>
> In any case, I resolved the issue (with Ian's suggestion).
>
> Now I am wondering -- why would I not just use a CXF interceptor?

You definitely could do that if that's easier.   Depends on your  
requirements.   Doing the Spring AOP stuff allows use of the Acegi  
annotations and stuff so if you're used to that, thats very easy.

> Is there any advantage to using an implementation of
> AbstractPhaseInterceptor
> vs. using an implementation of javax.xml.ws.handler.soap.SOAPHandler?
>
> In the later case, it seems that being JAX-WS API would mean greater
> portability, so wouldn't that be better?

It's a "portability" vs "performance/scalability" trade off that you  
need to balance for yourself.    A JAX-WS SOAPHandler has to have the  
entire SAAJ model of the soap message available.  Thus, it kind of  
breaks the streaming aspects of CXF.   It also consumes more memory as  
you have the "DOM" form in memory.   That triggers more garbage  
collections, etc....   If you have really large soap messages, it can  
be really troublesome.

A CXF interceptor can get around that.   If you just need the basic  
auth tokens from the protocol headers, you can just grab those and  
ignore the contents of the message entirely.   If you just need the  
SOAP headers, you can look at them without touching the body stuff.    
etc....

Basically, you have to weigh your priorities and decide which  
direction is right for your project.

Dan




>
>
> Thanks,
>
>   -Chris
>
> -----Original Message-----
> From: Daniel Kulp [mailto:[hidden email]]
> Sent: Saturday, May 24, 2008 10:05 PM
> To: [hidden email]
> Subject: Re: Using AOP in CXF service impl
>
>
> We definitely have seen people using Spring AOP with CXF, but I think
> they've all used Spring configuration for setting up the endpoints and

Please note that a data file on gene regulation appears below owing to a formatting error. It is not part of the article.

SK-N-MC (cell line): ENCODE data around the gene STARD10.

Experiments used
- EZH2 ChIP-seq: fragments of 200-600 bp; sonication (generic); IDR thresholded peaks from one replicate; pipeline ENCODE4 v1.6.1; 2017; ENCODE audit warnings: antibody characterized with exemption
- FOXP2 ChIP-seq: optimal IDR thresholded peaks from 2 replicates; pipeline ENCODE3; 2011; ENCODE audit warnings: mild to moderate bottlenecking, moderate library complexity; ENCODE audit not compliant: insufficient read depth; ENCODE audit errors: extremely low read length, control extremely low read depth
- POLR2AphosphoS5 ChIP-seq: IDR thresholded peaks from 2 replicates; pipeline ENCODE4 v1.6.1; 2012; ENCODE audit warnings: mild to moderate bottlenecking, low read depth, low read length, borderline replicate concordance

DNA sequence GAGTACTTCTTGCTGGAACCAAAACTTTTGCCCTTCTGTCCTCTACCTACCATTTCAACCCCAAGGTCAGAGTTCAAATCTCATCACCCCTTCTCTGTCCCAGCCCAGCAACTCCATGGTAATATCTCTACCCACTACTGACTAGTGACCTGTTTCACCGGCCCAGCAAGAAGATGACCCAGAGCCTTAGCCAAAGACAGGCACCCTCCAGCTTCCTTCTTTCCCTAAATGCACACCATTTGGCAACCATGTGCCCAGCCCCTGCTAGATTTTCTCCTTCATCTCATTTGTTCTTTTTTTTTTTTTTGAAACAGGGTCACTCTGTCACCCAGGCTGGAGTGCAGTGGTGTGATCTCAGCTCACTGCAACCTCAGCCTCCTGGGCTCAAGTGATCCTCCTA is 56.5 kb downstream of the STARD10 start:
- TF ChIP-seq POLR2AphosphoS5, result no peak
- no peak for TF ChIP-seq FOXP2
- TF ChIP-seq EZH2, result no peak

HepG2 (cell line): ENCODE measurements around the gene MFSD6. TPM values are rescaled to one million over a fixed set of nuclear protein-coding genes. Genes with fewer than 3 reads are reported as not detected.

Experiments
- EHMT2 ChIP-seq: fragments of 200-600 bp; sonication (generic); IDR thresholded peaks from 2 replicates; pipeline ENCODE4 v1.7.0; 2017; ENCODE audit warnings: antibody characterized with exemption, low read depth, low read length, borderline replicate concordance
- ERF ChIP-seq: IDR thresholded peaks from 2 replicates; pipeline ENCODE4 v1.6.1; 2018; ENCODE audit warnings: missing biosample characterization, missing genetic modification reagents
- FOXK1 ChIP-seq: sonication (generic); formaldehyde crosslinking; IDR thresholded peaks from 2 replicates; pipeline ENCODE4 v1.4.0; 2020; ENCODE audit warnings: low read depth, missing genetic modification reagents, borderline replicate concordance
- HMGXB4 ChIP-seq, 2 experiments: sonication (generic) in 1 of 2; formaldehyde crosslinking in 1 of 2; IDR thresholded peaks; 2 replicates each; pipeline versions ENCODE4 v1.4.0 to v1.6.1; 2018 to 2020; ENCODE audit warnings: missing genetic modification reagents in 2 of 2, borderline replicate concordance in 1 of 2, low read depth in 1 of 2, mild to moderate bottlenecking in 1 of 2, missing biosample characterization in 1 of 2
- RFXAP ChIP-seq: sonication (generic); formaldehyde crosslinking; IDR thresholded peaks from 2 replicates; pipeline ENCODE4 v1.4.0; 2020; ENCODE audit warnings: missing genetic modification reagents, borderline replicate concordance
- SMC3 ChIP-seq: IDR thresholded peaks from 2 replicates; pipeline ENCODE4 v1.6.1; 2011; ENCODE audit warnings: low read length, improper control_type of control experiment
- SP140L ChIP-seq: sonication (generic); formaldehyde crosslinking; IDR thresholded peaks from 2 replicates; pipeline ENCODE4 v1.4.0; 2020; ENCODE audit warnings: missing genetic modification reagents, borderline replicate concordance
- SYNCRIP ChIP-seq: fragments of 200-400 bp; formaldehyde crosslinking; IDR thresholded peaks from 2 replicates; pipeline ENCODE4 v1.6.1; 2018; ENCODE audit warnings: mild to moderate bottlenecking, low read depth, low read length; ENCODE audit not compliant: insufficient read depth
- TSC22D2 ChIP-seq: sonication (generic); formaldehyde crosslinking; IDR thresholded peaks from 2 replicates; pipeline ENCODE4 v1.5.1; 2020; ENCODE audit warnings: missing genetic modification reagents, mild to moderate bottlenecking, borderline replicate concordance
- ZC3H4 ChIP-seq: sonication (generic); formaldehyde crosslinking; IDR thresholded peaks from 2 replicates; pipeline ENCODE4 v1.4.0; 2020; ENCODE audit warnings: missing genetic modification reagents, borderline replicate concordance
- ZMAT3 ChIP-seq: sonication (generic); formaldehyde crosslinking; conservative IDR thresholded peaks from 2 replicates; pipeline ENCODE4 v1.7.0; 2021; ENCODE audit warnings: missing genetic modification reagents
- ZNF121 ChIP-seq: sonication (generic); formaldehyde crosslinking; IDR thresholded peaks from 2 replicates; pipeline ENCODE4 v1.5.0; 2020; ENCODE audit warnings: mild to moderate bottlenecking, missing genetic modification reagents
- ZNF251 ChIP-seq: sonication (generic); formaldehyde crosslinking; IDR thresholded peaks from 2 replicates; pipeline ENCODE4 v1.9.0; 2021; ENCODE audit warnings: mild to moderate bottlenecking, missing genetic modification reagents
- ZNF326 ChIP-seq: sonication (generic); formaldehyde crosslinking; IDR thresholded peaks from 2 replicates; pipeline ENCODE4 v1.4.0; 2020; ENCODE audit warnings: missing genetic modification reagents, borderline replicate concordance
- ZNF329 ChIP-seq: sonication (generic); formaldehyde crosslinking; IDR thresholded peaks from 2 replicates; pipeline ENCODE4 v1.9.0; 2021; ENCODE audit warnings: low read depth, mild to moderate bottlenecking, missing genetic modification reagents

> stuff.   That said, it should definitely be doable from API's since
> all the spring config does is configure the same objects via the API.
>
> CXF doesn't use proxies on the server side.   Spring must be doing
> something there.
>
> Dan
>
>
> On May 23, 2008, at 1:52 PM, Wolf, Chris (IT) wrote:
>
>> I tried using Spring's AOP support classes to implement service
>> authorization code in my CXF service, for the reason of not  
>> cluttering
>
>> up my service code with security code (and maybe will also add
>> auditing/tracing).  This seems to be to classic use-case for AOP.
>>
>> Unfortunately, the AOP implementation appears to use dynamic proxy
>> techniques (instance of java.lang.reflect.Proxy) but it also appears
>> that CXF uses dynamic proxies for the service implementation, because
>> if I break in the ServiceCallPointcut code, the targetClass appears  
>> to
>
>> *also* be an instance of java.lang.reflect.Proxy, so maybe there's an
>> issue using Spring AOP on dynamic proxies.
>>
>> Has anyone tried using AOP techniques in CXF service code?
>>
>> Thanks for any suggestions.
>>
>> -Chris
>>
>> [...]
>> import javax.xml.ws.WebServiceContext; import
>> javax.xml.ws.handler.MessageContext;
>> org.springframework.aop.framework.ProxyFactory;
>> import org.springframework.aop.MethodBeforeAdvice;
>> import org.springframework.aop.support.StaticMethodMatcherPointcut;
>>
>> static class ServiceCallPointcut extends StaticMethodMatcherPointcut
>> {
>>     public boolean matches(Method m, Class targetClass) {
>>         return (targetClass == this.getClass() &&
>> m.getName().matches("(add.*)|(delete.*)|(fetch.*)|(login.*)"));
>>     }
>> }
>>
>> static class AuthenticationChecker implements MethodBeforeAdvice {
>>     public void before(Method m, Object[] args, Object target) throws
>
>> Throwable {
>>         System.out.println("*** Calling " + m.getName());
>>         // transport-portable MessageContext
>>         MessageContext ctx =
>> ((SecAdminImpl)target).context.getMessageContext();
>>         // transport-specific request/response, cxf-specific property
>
>> names
>>         HttpServletRequest request = (HttpServletRequest)
>> ctx.get(MessageContext.SERVLET_REQUEST);
>>         HttpServletResponse response = (HttpServletResponse)
>> ctx.get(MessageContext.SERVLET_RESPONSE);
>>         Cookie[] cookies = request.getCookies();
>>     }
>> }
>>
>> MyServiceImpl svc = new MyServiceImpl();
>>
>> ProxyFactory factory = new ProxyFactory(svc); factory.addAdvisor(new
>> DefaultPointcutAdvisor(new ServiceCallPointcut(), new
>> AuthenticationChecker()));